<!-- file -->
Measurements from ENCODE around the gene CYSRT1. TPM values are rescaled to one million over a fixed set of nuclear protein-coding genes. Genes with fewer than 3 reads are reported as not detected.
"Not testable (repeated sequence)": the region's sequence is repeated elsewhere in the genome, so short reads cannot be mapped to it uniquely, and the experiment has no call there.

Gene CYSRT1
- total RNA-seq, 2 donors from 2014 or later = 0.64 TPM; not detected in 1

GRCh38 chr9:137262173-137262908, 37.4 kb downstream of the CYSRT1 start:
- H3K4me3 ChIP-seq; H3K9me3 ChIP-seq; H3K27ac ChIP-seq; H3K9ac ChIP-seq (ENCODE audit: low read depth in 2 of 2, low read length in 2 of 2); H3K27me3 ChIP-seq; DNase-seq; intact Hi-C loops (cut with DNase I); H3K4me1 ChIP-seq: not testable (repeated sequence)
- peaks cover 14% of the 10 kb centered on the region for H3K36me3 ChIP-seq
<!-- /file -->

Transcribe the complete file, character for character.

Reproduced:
Measurements from ENCODE around the gene CYSRT1. TPM values are rescaled to one million over a fixed set of nuclear protein-coding genes. Genes with fewer than 3 reads are reported as not detected.
"Not testable (repeated sequence)": the region's sequence is repeated elsewhere in the genome, so short reads cannot be mapped to it uniquely, and the experiment has no call there.

Gene CYSRT1
- total RNA-seq, 2 donors from 2014 or later = 0.64 TPM; not detected in 1

GRCh38 chr9:137262173-137262908, 37.4 kb downstream of the CYSRT1 start:
- H3K4me3 ChIP-seq; H3K9me3 ChIP-seq; H3K27ac ChIP-seq; H3K9ac ChIP-seq (ENCODE audit: low read depth in 2 of 2, low read length in 2 of 2); H3K27me3 ChIP-seq; DNase-seq; intact Hi-C loops (cut with DNase I); H3K4me1 ChIP-seq: not testable (repeated sequence)
- peaks cover 14% of the 10 kb centered on the region for H3K36me3 ChIP-seq